The research in the financing workstream showed that that time charter is a prevalent type of charter, with over 50% of the drybulk and over 10% wetbulk ships on time charter. Around 70% of these time charters are for less than twenty four months. The findings in the technology workstream suggested that the fuel savings from these operational best practices including slow steaming were around 16% per voyage. Analysis of the 'Virtual Arrival' practices in the voyages where it was implemented was around 14% per voyage. However significant barriers were identified to the implementation of operational measures including charterparties, logistical constraints and lack of robust monitoring and reporting.

  • B9 Shipping

    B9 Shipping

    UMAS has been providing B9 Shipping with technical expertise through the deployment of the GloTraM model to estimate savings on routes for potential clients. This work capitalises on UMAS's significant in-house capability to model fuel savings on routes by combining vessel particulars with S-AIS data and wind data. UMAS also provides financial modelling to explore the different financing options available and model the investment and returns of the options.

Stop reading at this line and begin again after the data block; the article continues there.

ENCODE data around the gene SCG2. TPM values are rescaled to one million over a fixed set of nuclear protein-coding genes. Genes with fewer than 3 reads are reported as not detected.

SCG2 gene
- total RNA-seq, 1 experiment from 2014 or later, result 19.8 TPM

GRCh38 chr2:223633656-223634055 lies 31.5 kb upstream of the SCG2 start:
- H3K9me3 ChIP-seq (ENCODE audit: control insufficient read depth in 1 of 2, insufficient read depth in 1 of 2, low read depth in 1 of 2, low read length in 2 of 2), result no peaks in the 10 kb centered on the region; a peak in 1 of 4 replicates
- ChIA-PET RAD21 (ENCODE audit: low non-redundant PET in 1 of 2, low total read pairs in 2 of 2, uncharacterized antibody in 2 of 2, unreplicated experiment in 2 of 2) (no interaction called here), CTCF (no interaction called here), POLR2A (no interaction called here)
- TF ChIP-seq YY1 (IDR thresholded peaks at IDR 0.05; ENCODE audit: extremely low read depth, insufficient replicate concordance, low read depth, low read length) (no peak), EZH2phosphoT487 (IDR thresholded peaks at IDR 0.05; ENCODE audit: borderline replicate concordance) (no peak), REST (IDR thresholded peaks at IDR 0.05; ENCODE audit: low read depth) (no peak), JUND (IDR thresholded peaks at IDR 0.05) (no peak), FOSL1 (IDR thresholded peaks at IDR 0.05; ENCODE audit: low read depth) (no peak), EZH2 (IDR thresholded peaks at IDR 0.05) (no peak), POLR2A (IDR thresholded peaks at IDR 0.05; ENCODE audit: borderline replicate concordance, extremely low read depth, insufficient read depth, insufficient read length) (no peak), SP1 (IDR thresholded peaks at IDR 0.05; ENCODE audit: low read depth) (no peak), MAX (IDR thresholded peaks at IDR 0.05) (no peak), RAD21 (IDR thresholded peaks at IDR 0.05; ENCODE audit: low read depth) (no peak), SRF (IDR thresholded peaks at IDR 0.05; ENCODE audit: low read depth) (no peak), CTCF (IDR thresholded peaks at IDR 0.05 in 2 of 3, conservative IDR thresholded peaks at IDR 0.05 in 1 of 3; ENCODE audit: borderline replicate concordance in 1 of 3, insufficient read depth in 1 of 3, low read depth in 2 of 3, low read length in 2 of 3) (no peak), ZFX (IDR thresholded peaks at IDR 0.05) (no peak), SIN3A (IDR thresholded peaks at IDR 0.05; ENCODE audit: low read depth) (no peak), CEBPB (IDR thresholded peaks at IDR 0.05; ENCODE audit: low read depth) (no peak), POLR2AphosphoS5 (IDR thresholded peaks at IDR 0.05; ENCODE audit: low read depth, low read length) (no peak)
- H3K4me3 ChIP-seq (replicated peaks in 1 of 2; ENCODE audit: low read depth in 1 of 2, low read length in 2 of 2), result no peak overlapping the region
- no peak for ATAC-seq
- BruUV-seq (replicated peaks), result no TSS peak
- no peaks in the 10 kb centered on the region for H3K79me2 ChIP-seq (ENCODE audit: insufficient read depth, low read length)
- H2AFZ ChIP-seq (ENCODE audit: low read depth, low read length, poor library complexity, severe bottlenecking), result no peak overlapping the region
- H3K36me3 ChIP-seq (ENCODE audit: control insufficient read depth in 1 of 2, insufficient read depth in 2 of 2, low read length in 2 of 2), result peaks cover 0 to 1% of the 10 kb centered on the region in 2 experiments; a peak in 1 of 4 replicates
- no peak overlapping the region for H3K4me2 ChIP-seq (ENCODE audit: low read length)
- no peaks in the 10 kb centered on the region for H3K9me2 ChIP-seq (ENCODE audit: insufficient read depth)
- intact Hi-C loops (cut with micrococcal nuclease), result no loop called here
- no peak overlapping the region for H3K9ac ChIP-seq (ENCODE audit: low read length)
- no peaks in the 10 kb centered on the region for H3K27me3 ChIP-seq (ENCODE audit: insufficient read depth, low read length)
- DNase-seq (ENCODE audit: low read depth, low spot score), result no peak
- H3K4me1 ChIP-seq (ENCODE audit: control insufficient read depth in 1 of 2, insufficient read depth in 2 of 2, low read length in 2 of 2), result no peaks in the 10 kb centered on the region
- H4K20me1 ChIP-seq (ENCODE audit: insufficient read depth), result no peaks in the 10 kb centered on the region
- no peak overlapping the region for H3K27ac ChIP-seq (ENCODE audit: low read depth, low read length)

• Other related research projects

    Other related research projects

    Majority of the staff in UMAS have also been involved in UK academic grants since 2009, namely the Low Carbon Shipping – A Systems Approach, a £1.5m multi-university and industry project and its follow on project, the £3.5m Shipping in Changing Climates project. Some outputs from these projects include:

    Low Carbon Pathways 2050 details a number of potential pathways for the shipping industry’s transition to a low carbon future and suggests that shipping needs to start it's decarbonisation imminently.

    The Promise and Limits of Private Standards to Reduce Greenhouse Gas Emissions from Shipping suggests that private standards hold considerable promise but suffer to different degrees from certain weaknesses, notably a lack of transparency, a low level of ambition and concerns about data reliability. 

    Global Marine Fuel Trends 2030 scenarios represent alternative futures for the world andshipping in 2030, from business as usual to more globalisation or more localisation.

    For more details on these projects visit: www.lowcarbonshipping.co.uk